NFIs aid in-kind created viability to 93412 IDPs as CBI start to build strengths of local traders and IDPs


In the last Non-Food Items (NFIs) project, which started on 1 October 2016 and ended in May 2017, Polish Humanitarian Action’s (PAH) emergency response team conducted 10 mobile interventions that made every effort possible to reach 93,412 IDPs through in-kind NFIs distribution. Explaining the mission, PAH’s project coordinator of NFIs/CBI projects, Lumaya Emmanuel, said his emergency response team assisted the most vulnerable host communities and returnees, mostly those who have found life so difficult to live in refugee camps in Uganda and have decided to return to Nimule. “They struggled to resettle in Nimule, but all along life has not been easy for them.” Lumaya said.

According to the project coordinator, the breakdown of the population assisted includes 18,529 men, 23,642 women, 25,221 boys and 26,020 girls, in 16,857 households. “The NFIs in-kind project served diligently for 8 months in rotational remote villages across South Sudan, where the proposed numbers of beneficiaries were only 49,000 individuals, but the team exceeded the figures because of high demands in the country,” Lumaya said.

PAH’s intervention covered the geographical locations of Unity, Jonglei, Upper Nile, Eastern and Central Equatoria States. Using limited resources, the team was able to serve more beneficiaries with lifesaving NFIs such as mosquito nets, blankets, cooking sets, sleeping mats, plastic sheets for emergency shelters construction, soap for hygiene needs and kangas (meeting the dignity and needs of females) across the country.

The teams’ communication with communities and the sensitization of the communities to the proper use of the NFIs has been a highpoint of the interventions, demonstrating methods and raising the interest of the affected population to use the items in line with their needs. The organization coordinates its responses closely with humanitarian partners at all levels of National, State and Local communities. PAH as a key Emergency Shelter and NFIs partner was voted by International Humanitarian Non-Governmental Organization (IHNGO) peers into the Strategic Advisory Group (SAG) representing the INGOs. The SAG is a group that develops policies for the cluster together with the cluster coordination team.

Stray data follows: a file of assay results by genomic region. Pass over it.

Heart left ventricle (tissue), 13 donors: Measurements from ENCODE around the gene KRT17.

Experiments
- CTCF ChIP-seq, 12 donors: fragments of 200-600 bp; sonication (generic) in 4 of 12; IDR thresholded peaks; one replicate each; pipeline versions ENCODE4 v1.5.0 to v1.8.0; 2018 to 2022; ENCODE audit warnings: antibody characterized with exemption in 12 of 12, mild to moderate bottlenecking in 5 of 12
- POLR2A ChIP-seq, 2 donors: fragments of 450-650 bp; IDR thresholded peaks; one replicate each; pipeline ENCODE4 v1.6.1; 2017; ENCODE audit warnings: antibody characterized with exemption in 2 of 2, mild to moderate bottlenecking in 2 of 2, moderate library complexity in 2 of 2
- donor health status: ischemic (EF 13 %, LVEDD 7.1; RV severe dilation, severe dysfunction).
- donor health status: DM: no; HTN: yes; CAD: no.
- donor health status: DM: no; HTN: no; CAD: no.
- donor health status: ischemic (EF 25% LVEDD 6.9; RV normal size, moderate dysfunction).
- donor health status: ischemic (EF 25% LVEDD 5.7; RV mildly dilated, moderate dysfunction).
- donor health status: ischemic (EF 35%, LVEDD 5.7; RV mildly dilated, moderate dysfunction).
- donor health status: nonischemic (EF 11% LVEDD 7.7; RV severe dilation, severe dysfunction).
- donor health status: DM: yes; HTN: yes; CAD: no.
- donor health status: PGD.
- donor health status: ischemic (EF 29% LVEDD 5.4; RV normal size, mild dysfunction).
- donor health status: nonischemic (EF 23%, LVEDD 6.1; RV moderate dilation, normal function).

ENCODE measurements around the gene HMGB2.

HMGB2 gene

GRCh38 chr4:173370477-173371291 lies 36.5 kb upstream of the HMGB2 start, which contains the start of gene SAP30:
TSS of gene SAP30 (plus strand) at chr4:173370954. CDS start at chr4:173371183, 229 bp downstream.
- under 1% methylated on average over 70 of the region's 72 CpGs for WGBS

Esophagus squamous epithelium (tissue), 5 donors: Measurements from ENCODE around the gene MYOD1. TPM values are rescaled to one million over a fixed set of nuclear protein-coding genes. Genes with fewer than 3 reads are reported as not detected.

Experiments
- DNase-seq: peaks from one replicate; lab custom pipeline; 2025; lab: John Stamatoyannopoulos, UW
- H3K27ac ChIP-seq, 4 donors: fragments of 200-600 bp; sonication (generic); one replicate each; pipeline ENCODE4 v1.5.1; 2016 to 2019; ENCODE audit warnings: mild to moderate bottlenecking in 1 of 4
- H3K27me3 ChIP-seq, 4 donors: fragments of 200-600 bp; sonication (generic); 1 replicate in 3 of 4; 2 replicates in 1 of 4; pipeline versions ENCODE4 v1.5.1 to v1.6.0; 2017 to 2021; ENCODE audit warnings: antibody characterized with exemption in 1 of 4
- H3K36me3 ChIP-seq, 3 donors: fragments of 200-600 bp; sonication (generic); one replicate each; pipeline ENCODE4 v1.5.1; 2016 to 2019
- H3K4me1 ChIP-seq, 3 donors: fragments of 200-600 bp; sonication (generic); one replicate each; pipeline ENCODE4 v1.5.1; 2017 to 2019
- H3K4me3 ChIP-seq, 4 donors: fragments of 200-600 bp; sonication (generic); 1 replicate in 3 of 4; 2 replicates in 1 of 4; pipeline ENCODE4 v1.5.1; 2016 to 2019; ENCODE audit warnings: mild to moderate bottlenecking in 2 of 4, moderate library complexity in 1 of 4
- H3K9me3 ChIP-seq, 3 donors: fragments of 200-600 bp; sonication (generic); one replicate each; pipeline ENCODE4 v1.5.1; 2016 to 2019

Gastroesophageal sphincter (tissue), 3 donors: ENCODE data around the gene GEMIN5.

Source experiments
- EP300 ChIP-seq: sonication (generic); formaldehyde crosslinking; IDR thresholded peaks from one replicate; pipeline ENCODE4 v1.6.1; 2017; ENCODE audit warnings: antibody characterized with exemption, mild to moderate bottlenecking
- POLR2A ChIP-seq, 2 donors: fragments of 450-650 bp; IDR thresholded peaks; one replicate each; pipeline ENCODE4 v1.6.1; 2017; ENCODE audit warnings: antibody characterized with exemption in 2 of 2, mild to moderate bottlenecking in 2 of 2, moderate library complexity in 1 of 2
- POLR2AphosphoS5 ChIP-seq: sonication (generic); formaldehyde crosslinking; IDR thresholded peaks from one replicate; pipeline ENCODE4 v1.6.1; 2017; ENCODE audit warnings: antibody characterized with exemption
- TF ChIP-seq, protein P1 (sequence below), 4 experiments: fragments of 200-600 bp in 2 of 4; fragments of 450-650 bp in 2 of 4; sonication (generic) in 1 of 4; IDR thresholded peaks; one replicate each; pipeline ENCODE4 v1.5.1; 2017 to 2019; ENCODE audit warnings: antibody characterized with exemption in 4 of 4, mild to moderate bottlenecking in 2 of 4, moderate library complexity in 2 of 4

NFIs emergency response team participated in three Inter-clusters rapid responses missions that were organized by UN-OCHA as part of the famine response in the central Unity state. Three post-distribution monitoring missions were conducted by PAH’s Monitoring and Evaluation (ME) team to measure the impact of the interventions. “PAH’s cooperation with local communities has been very good as one of the feedback frequently received from local authorities”, Lumaya said.

In addition to the NFIs in-kind project, thanks to the generosity of South Sudan Humanitarian Funds (SSHF), formerly known as Common Humanitarian Funds (CHF), PAH is currently able to carry out two NFIs projects simultaneously. In addition to its other activities, PAH also runs an NFIs Project that was started in June 2017 and which focuses on reaching the beneficiaries’ needs through the in-kind distributions of shelter and lost non-food items by its NFIs mobile team in remote locations where emergency needs have been identified.